Portrait of a Pope, Peddling Backwards or: Just Roll the Dice Already!

 [Update below]

After pissing off the Muslim world (again) Pope Rat said this weekend that when he said that Muslims were filthy barbarians and that Islam was a religion of violence, he was just quoting a predecessor, from the 14th century. Memo to the Pope (who, I’m sure reads this blog): If you’re trying to win over the Muslim world, here and now in the 21st century, it’s probably best not to quote from a document that dates from the tail end of the Crusades. They’re a tad sensitive about that whole time period.

Of course, this is all based on the common assumption that the Pope really was trying to open a genuine dialogue with the Muslim world. But let’s be honest, Pope’s aren’t known for their ecumenical olive branches (JP II aside, and even he had limits). Pope Benny “I never was a Nazi, really” XVI has made it clear in the short time he’s been wearing the Funniest Hat of All, that he has no intention of following in his predecessor’s fancy footsteps by trying to foster understanding between people of different faiths. Benny has declared that it’s his way or the highway, and here’s a quarter for the toll booth. Which I’m sure is the best way to fill empty churches and inspire a new generation of pedophiles to become priests. Everyone I know says, “I’m tired of thinking for myself. My life would be so much better if only I had one more authoritarian asshole to tell me what to do.” And the kids, they love 14th century didactic dialogues.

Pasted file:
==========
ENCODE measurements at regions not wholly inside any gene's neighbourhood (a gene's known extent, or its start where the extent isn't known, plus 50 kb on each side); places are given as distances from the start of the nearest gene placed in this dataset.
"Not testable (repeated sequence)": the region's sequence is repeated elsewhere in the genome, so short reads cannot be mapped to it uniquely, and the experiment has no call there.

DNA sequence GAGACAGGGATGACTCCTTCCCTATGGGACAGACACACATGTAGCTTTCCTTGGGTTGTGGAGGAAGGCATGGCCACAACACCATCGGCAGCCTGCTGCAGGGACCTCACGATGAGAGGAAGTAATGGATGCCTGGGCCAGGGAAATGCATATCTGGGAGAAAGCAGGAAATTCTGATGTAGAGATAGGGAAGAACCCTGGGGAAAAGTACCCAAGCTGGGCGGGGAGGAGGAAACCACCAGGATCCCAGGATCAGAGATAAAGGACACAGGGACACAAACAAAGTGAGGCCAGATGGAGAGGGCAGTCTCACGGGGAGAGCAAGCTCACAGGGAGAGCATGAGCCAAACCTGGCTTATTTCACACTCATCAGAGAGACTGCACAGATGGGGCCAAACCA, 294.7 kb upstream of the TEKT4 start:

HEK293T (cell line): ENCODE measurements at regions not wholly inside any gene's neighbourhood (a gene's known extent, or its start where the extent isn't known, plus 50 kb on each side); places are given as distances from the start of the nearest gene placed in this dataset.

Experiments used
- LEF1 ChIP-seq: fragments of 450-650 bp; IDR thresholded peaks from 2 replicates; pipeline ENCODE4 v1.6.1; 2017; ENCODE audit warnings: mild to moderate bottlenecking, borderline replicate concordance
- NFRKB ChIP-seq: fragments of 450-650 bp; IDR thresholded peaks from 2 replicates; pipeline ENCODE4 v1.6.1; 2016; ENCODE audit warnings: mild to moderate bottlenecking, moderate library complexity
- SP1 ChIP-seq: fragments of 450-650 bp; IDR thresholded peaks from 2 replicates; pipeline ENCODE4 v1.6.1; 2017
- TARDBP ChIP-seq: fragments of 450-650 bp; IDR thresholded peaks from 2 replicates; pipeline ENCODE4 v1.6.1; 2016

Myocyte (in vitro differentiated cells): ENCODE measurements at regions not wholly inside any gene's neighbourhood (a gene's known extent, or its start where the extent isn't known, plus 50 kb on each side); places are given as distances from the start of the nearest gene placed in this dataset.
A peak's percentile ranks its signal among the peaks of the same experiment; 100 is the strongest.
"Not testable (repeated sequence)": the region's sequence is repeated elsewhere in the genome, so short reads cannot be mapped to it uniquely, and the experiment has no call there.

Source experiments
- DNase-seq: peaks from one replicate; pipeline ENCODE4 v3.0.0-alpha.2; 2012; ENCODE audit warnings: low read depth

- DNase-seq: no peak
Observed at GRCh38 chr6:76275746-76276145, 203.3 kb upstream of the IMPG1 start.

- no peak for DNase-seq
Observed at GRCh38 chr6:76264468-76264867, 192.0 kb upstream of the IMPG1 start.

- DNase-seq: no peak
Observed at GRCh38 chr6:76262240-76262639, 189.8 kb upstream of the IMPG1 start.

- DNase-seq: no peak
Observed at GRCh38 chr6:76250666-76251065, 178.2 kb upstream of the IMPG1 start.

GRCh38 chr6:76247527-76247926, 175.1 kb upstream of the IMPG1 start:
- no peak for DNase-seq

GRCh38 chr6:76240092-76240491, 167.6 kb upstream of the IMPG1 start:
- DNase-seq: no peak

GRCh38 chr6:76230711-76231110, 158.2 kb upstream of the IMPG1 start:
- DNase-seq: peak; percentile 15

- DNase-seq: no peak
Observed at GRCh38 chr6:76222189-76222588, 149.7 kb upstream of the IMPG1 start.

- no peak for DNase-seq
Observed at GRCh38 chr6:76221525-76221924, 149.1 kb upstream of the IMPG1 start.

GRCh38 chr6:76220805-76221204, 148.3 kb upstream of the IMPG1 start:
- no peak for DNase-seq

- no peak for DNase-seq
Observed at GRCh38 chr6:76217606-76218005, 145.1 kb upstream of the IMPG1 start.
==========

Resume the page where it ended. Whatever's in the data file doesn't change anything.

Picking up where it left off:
Once again, this demonstrates the whole problem of two groups who both wish it still were the 14th century trying to talk. There’s no way to do so without making a lot of people angry, setting Burger kings all across Southern Europe on fire and generally fuelling religious violence. And, predictably, to prove the Pope right, the Mujahadin Army is threatening violent reprisal against Vatican City.

So, it’s the usual mess. Bloody, violent Islamic fundamentalists getting irate because a bloody minded Catholic fundamentalist called them bloody and violent. And the root of all of this lies in a disagreement as to just which book, supposedly penned by an invisible man who lives in the sky, should be used as the basis for world domination.

Back in my D&D days we solved all disagreements with a swift roll of the ten sided dice. To this day, there’s still no better way of solving petty squabbles about the peculiar rules governing intricate fantasy worlds.


Sam Harris gets a few good punches in, too:

While the pope succeeded in enraging millions of Muslims, the main purpose of his speech was to chastise scientists and secularists for being, well, too reasonable. It seems that nonbelievers still (perversely) demand too much empirical evidence and logical support for their worldview.  Believing that he was cutting to the quick of the human dilemma, the pope reminded an expectant world that science cannot pull itself up by its own bootstraps: It cannot, for instance, explain why the universe is comprehensible at all. It turns out that this is a job for… (wait for it) … Christianity. Why is the world susceptible to rational understanding? Because God made it that way. While the pope is not much of a conjurer, many intelligent and well-intentioned people imagined they actually glimpsed a rabbit in this old hat. Andrew Sullivan, for instance, praised the pope’s “deep and complicated” address for its “clarity and openness.”

As PZ Myers points out, Pope Rat comes off as more dottering and opaque than crystal clear:

This was an appeal to treat Christian superstition as primary, ruling over the false religion of Islam and the even more detestable godlessness of much of Western culture. It was played for the Catholic conservatives, no one else.